Remedies - Contracts Act 1950

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REMEDIES
• method by which an injured party enforces a right or corrects a loss. It will depend on the nature of breach and the result will be differ between parties.

The remedies available for breach of contract are:

1) RESCISSION

• An equitable remedy available at the discretion of the judge. It is available where a contract is voidable as a result of a vitiating factor such as misrepresentation, undue influence or duress. It will not cover damages.

Car &Universal Credit v Cadwell
Norris had paid £10 cash deposit and left another car as security and gave a cheque for £965 to Cadwell for Jaguar car purchased. The next day, Caldwell went to cash the cheque and discovered it was fraudulent and the car left as deposit turned out to be stolen. The court held that Mr Caldwell had successfully rescinded the contract. He had taken all steps possible to demonstrate that he no longer wished to be bound by the contract. He should not be prejudiced by the fact that his endeavours failed to locate Norris.

2) RESTITUTION

• It is not contractual and does not rely on plaintiff damages (quasi-contract). One party knowingly has received a benefit to which party is not entitled. An arrangement imposed by judge to rectify an occurrence of unjust enrichment.

Sinclair v Brougham
The society became insolvent, and the question arose how to divide up assets. By the time of the action, the only live issue was between some of the "B" shareholders and the depositors in the bank, the position of the "A" shareholders and trade creditors having been settled by agreement. The court held that the bank’s actions had been ultra vires and void, and that there was no possibility for the depositors to recover under quasi-contract.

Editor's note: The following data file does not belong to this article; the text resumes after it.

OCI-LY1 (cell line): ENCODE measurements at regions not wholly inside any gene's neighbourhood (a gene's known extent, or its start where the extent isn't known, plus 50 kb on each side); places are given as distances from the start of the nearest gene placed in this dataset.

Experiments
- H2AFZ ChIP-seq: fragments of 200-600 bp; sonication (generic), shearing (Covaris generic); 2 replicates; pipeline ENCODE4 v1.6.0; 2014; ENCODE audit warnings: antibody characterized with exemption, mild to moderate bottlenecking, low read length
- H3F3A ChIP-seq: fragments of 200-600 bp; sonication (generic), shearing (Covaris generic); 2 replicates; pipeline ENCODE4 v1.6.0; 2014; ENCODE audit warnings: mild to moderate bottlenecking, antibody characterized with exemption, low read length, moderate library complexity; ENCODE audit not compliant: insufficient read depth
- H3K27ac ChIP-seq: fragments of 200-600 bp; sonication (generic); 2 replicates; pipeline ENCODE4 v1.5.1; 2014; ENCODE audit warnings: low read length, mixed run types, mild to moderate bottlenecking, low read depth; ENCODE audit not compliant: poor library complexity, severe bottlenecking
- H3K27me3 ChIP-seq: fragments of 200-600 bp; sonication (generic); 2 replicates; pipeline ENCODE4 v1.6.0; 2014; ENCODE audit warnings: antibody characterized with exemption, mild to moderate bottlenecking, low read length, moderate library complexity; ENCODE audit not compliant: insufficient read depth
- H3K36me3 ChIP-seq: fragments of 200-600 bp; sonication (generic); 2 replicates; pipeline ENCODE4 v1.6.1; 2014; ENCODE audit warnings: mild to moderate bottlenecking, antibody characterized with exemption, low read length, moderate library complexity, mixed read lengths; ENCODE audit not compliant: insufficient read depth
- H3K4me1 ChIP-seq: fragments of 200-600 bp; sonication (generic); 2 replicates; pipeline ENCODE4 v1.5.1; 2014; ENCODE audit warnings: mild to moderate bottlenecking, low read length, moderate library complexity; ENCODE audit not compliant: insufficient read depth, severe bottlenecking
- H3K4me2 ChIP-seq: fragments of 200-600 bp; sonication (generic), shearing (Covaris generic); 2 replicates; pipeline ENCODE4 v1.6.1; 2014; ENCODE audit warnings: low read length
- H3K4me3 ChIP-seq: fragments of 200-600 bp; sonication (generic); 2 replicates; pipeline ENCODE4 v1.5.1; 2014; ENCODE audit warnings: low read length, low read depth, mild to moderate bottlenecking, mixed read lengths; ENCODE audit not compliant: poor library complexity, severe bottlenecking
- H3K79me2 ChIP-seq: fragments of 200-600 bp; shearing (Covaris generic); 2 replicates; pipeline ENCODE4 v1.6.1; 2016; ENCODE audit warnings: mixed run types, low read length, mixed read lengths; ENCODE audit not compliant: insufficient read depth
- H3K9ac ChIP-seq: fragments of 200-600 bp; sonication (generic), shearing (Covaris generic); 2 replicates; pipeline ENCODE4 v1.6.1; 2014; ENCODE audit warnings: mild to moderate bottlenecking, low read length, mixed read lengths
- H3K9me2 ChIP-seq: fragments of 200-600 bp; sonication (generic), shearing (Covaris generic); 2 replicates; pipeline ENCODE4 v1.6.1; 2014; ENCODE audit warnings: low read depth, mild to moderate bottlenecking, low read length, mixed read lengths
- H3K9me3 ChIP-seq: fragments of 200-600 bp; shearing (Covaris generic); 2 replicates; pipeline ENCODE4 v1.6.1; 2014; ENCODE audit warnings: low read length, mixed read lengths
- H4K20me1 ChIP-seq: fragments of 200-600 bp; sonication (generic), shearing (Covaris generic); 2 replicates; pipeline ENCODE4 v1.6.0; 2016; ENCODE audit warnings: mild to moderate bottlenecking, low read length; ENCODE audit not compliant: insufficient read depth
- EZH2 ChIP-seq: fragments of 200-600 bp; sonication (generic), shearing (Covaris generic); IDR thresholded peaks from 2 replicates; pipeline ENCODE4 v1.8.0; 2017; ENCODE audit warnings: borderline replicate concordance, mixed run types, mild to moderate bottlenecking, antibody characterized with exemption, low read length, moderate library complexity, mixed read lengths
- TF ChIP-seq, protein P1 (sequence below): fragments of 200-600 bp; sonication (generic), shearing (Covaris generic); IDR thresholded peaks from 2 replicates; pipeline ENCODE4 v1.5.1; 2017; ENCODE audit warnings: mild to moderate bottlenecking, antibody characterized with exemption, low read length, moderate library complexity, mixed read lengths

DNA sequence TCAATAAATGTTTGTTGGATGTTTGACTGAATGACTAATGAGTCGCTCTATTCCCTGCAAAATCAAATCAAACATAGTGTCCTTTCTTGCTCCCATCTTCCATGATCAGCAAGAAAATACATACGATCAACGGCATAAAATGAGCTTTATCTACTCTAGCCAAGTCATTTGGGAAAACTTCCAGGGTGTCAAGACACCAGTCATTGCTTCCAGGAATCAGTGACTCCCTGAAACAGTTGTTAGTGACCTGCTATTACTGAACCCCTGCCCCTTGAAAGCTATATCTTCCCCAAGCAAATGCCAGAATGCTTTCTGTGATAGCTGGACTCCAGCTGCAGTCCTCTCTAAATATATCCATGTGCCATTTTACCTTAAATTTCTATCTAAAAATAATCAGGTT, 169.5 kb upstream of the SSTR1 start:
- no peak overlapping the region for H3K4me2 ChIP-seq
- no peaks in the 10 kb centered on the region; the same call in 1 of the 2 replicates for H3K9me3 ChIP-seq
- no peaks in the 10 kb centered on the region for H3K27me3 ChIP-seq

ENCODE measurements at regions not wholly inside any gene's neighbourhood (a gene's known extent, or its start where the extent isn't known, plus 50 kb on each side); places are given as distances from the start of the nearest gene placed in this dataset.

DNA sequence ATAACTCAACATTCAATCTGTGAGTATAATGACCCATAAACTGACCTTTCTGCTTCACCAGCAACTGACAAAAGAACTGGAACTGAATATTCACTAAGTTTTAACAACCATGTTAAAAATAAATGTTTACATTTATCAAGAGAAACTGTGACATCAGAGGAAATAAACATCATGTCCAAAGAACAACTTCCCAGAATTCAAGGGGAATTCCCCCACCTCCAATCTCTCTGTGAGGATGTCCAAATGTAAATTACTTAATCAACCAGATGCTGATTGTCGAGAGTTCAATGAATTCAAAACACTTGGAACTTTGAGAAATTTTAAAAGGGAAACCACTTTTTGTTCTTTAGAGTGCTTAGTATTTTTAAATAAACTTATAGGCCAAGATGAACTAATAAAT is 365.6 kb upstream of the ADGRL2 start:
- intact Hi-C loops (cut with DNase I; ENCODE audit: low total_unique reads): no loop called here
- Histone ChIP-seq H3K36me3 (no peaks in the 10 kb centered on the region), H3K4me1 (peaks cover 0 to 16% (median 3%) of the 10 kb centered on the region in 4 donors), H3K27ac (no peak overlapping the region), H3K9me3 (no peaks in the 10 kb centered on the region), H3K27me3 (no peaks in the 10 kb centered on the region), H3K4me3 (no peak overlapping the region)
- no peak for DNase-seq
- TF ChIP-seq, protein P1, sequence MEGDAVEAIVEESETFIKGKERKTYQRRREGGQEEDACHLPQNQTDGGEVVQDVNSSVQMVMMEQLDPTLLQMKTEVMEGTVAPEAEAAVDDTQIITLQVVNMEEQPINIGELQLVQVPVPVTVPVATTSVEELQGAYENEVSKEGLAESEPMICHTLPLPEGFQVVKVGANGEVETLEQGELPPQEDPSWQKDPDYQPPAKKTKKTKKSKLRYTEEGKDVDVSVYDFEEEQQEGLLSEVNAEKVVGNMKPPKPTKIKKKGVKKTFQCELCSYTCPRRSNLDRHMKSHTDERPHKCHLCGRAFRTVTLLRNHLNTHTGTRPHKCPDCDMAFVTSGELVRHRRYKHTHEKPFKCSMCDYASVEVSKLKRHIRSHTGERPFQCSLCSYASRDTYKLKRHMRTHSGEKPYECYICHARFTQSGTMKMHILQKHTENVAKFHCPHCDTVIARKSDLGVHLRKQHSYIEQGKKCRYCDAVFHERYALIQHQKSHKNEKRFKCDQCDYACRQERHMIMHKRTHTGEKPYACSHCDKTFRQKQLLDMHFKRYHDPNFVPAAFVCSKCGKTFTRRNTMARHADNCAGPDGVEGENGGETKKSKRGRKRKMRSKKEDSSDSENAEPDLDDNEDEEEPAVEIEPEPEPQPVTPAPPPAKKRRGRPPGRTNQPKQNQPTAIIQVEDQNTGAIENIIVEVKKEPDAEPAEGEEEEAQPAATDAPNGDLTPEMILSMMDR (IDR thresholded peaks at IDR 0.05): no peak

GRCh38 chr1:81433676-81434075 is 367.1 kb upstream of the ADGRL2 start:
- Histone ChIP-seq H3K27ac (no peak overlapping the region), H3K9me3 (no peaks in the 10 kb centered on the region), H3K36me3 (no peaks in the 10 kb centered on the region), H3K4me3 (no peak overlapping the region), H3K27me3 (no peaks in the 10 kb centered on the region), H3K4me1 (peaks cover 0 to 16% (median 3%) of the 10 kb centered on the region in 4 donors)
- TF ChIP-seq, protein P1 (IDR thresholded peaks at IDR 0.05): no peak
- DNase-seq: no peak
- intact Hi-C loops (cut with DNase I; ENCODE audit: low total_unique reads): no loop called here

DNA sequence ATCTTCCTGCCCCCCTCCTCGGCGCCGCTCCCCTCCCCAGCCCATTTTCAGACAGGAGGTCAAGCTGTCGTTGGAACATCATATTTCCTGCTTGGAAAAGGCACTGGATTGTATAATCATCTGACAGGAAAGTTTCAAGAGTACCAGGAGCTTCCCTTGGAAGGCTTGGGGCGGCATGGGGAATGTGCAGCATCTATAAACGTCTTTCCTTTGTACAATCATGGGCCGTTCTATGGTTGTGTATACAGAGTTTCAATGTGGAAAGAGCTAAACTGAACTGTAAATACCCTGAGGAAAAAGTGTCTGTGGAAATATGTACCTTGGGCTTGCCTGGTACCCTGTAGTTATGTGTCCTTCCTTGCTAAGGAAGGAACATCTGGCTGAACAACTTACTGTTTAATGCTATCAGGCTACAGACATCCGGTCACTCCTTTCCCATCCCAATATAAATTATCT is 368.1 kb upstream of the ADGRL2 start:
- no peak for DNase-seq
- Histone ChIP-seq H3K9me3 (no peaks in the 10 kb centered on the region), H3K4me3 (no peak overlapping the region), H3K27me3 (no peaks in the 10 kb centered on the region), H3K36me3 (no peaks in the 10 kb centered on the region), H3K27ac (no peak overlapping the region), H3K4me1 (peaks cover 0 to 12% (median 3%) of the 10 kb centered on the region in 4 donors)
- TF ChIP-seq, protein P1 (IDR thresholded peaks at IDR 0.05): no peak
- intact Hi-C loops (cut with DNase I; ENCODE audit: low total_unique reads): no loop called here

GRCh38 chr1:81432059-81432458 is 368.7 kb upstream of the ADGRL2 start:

3) DAMAGES

• It is a legal remedy available for breach of contract. Damages are an award of money to compensate the innocent party. The primary purpose of damages is to place the injured party in the position they would have been in had the contract been performed.

• Types of Damages: There are basically four broad categories of damages: ➢ Compensatory (to cover direct losses and costs).
➢ Consequential (to cover indirect and foreseeable losses). ➢ Punitive (to punish and deter wrongdoing).
➢ Nominal (to recognize wrongdoing when no monetary loss is shown)

• An award of damages is subject to the application of the rules on causation, remoteness and a duty to mitigate loss.

• Provision : Section 74 & 75 CA

Heng Hang Khim v Sineo Enterprise Sdn Bhd
The court held that where the defendant failed to deliver vacant possession of a condo unit before the 36-month period as stipulated in the S&P agreement. The plaintiff was entitled to a refund of the sum paid which was compensation for loss & damage caused by breach of contract.

Selva Kumar a/l Murugiah v Thiagarajah a/l Retnasamy
The court held that there is no distinction between liquidated damage and penalties. In view of section 75 which provides that in every case the court must determine what is the reasonable compensation. Any failure to prove the damages will result in refusal to award such damages.

• Remoteness
A claimant may only recover losses which may reasonably be considered as arising naturally from the breach or those which may reasonably be supposed to be in the contemplation of the parties at the time the contract was made.

Hadley v Baxendale
Due to neglect of the Defendant, the crankshaft was returned 7 days late to the plaintiff. The plaintiff unable to use the mill during this time and claimed for loss of profit. The Defendant argued that he was unaware that the mill would have to be closed during the delay and therefore the loss of profit was too remote. The court held that Hadley would have been entitled to recover lost profits from the five extra days the mill was inoperable. However, the rule should be that the damages were those fairly...
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